“Beautiful, otherworldly. . . . A metaphysical page-turner reminiscent of . . . A.S. Byatt's Possession and John Fowles's The Magus.” —The Washington Post Book World“Mesmerizing. . . . Reads like a late-night conversation at a sidewalk cafe between J.M. Coetzee and Ingmar Bergman.” —The Boston Globe“Pierces to the heart. . . . Recall[s] the scouring, dispassionate self-dissection of The Year of Magical Thinking.” —The San Francisco Chronicle“A luminous and unsentimentally consoling fictional addition to our consideration of the survivors' lot. . . . Searingly drawn.” —Los Angeles Times"The Plante focus is narrow and sharp, like a blazing spot on a vast darkened stage... It is beautiful. How can love, hate, cherishing, rejection, pity, and broken promises all coexist without canceling each other out? Such mysteries are at the heart of the family bonds David Plante celebrates; like the religious faith that frames this remarkable novel, they transcend analysis."—NewsweekTHE COUNTRY"Plante has created one of the most harrowing of contemporary novels."—Philip Roth"Haunting... A book that belies its slenderness. A great reckoning in a little room."—Bernard Levin, The Sunday Times (London)THE FRANCOEUR TRILOGY"Plante is a powerful writer... capable of locking the reader in the mute, chest-crunching hug of inarticulate family love."—Robert Towers, The New York Review of BooksTHE NATIVE"Stark and powerful."—John Lancaster, London Review of BooksTHE ACCIDENT"A masterpiece of simple prose about simple surfaces."—Philadelphia Daily NewsTHE AGE OF TERROR"A powerful, courageous, curiously invigorating work."—Margaret Drabble"One of the most necessary and resonant novelists of his generation."—Peter Straub
David Plante's beautiful, otherworldly new novel is that improbable creation, a metaphysical page-turner reminiscent of other books around which literary cults have arisen: A.S. Byatt's Possession and John Fowles's The Magus both come to mind…Readers in search of an intricately plotted, neatly ordered novel that disgorges camera-ready truths and platitudes should seek it elsewhere. ABC's narrative is propulsive but undeniably eccentric…a daring book, and, despite its exploration of grief, an exhilarating one, unafraid of confronting the sort of philosophical issues that the late Ingmar Bergman did in his films.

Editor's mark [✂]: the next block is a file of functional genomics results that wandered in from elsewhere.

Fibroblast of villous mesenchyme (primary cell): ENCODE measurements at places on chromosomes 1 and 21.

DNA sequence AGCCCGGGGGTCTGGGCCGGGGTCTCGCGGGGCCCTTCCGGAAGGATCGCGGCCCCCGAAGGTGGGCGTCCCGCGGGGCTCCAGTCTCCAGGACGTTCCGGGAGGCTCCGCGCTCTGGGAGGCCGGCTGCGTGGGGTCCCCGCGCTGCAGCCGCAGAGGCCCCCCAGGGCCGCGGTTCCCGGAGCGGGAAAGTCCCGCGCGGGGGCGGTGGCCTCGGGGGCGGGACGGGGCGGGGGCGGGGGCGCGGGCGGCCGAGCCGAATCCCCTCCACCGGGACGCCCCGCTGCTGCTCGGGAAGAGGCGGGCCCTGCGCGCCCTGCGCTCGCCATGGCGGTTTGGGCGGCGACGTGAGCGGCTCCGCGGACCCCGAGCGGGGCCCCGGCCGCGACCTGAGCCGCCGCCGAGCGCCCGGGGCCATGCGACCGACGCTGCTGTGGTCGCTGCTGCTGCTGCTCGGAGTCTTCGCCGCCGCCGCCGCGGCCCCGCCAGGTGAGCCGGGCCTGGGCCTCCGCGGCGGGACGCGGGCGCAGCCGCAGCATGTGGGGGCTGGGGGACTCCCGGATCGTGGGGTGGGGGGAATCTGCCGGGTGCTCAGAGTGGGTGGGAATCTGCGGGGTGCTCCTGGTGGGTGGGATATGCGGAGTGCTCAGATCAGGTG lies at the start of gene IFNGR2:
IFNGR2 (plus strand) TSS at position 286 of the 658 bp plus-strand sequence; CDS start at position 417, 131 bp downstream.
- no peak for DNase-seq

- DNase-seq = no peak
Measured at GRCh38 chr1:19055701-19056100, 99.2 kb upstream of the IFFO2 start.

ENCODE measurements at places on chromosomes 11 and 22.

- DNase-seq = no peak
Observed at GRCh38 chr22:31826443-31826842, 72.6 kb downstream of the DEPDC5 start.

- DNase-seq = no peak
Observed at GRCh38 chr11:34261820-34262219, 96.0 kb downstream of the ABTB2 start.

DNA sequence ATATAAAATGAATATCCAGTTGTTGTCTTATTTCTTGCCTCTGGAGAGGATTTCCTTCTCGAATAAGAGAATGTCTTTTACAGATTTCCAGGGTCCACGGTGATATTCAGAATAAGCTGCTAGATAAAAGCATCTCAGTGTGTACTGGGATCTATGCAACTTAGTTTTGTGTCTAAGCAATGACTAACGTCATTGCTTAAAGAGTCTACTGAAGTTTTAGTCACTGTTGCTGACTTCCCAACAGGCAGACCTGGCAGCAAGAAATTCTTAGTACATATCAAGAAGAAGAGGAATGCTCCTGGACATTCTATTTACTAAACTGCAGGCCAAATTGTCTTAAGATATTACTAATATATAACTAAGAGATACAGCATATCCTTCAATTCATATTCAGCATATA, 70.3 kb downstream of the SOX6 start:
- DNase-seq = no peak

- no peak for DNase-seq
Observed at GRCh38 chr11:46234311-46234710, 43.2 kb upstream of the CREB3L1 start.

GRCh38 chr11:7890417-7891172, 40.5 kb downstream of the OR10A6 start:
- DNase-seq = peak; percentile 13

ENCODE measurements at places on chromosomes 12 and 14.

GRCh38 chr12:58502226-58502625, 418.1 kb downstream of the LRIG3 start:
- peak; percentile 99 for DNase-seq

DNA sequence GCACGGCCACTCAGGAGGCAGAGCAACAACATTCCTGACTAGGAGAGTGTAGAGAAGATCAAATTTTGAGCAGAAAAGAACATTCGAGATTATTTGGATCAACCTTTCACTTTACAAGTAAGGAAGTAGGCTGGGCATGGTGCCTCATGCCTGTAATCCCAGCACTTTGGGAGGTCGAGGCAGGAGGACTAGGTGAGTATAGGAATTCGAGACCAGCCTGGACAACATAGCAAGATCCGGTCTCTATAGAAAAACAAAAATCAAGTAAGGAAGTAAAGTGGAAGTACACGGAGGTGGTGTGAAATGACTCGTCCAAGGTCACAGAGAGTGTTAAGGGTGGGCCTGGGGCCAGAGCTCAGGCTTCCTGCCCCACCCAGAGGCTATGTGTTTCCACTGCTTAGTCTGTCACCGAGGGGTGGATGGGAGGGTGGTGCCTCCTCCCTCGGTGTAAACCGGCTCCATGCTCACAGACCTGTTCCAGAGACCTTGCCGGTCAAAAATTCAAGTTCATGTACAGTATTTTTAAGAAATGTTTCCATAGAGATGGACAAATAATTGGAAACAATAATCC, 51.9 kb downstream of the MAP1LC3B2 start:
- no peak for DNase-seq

The Washington Post
Two mysteries obsess Gerard Chauvin, protagonist of this overwrought novel. The first is the mystery of his six-year-old son Harry's tragic death. The second, onto which he deflects his grief, is the obscure question of why the alphabet came to be ordered in its familiar sequence of letters. A series of unsettling coincidences leads him to Syrian ruins and to other lost souls-a Chinese woman whose daughter overdosed on heroin, a Greek Jew whose wife was murdered by terrorists-seeking enlightenment in the alphabet. Assisted by a dotty Cambridge scholar, they plunge into the ancient arcana of writing, as if in the origins of letters they could find both a way to communicate their sorrow and a hidden meaning behind the seemingly arbitrary happenstances of life and death. Plante (The Family) imparts an eeriness to his prose-Gerard feels the shades of the dead crowding about him-but often lapses into inchoate mysticism: "we can only have an impression of everything all together and can never understand everything all together, because everything all together, everything in the world all together, is an impossibility." From the abstruse intellectual quest his characters embark upon, the reader doesn't get a firm sense of the emotional burden they are carrying. (Aug.)Copyright 2007 Reed Business Information